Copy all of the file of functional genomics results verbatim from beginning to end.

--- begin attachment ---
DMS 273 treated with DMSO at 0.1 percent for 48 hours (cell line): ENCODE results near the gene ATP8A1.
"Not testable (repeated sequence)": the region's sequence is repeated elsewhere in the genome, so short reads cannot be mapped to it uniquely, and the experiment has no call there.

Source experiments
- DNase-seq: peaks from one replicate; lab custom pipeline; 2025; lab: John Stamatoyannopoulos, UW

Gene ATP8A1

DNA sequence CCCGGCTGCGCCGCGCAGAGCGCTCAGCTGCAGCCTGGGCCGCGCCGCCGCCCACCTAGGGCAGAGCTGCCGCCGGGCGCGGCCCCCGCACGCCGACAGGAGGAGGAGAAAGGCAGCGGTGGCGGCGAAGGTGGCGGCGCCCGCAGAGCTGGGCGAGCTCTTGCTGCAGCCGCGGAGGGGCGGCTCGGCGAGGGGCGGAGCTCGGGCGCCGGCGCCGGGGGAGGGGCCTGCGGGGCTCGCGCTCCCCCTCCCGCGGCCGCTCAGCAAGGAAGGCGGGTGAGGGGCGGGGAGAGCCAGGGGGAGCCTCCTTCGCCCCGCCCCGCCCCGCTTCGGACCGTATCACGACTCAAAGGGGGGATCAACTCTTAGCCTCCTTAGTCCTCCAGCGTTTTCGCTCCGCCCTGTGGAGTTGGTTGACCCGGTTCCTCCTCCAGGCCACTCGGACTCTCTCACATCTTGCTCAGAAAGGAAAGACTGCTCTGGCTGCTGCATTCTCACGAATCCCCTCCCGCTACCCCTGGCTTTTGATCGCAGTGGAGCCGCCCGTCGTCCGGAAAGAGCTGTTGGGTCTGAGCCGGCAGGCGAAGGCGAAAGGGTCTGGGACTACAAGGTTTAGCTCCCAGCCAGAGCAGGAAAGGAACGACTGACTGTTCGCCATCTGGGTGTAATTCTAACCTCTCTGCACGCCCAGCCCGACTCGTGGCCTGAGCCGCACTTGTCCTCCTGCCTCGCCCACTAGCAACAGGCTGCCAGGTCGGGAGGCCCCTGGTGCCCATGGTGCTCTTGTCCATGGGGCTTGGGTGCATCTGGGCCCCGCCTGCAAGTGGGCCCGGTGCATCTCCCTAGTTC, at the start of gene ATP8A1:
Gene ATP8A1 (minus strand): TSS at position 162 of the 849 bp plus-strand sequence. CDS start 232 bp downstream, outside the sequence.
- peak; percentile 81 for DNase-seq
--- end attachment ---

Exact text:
DMS 273 treated with DMSO at 0.1 percent for 48 hours (cell line): ENCODE results near the gene ATP8A1.
"Not testable (repeated sequence)": the region's sequence is repeated elsewhere in the genome, so short reads cannot be mapped to it uniquely, and the experiment has no call there.

Source experiments
- DNase-seq: peaks from one replicate; lab custom pipeline; 2025; lab: John Stamatoyannopoulos, UW

Gene ATP8A1

DNA sequence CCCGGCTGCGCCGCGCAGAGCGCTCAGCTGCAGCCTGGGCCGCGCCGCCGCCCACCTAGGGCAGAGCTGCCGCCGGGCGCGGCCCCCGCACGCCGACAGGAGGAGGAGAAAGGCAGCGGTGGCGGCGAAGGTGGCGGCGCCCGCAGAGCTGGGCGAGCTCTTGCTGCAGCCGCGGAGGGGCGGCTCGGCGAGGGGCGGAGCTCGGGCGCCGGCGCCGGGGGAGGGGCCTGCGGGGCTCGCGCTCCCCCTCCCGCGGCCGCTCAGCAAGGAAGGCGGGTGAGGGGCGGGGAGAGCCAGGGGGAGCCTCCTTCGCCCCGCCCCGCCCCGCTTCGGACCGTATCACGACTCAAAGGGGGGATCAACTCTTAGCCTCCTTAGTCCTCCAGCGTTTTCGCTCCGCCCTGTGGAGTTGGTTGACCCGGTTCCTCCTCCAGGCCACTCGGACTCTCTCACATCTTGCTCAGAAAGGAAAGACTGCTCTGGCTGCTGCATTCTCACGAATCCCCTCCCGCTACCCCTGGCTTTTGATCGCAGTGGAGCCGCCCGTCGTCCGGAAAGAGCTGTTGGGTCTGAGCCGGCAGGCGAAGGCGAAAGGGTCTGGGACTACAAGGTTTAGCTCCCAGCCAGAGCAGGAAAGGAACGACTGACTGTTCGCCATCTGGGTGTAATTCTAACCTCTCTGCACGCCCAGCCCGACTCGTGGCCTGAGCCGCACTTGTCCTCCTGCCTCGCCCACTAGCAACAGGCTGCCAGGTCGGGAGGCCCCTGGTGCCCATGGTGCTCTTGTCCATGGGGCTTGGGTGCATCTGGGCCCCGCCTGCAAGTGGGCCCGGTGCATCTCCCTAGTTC, at the start of gene ATP8A1:
Gene ATP8A1 (minus strand): TSS at position 162 of the 849 bp plus-strand sequence. CDS start 232 bp downstream, outside the sequence.
- peak; percentile 81 for DNase-seq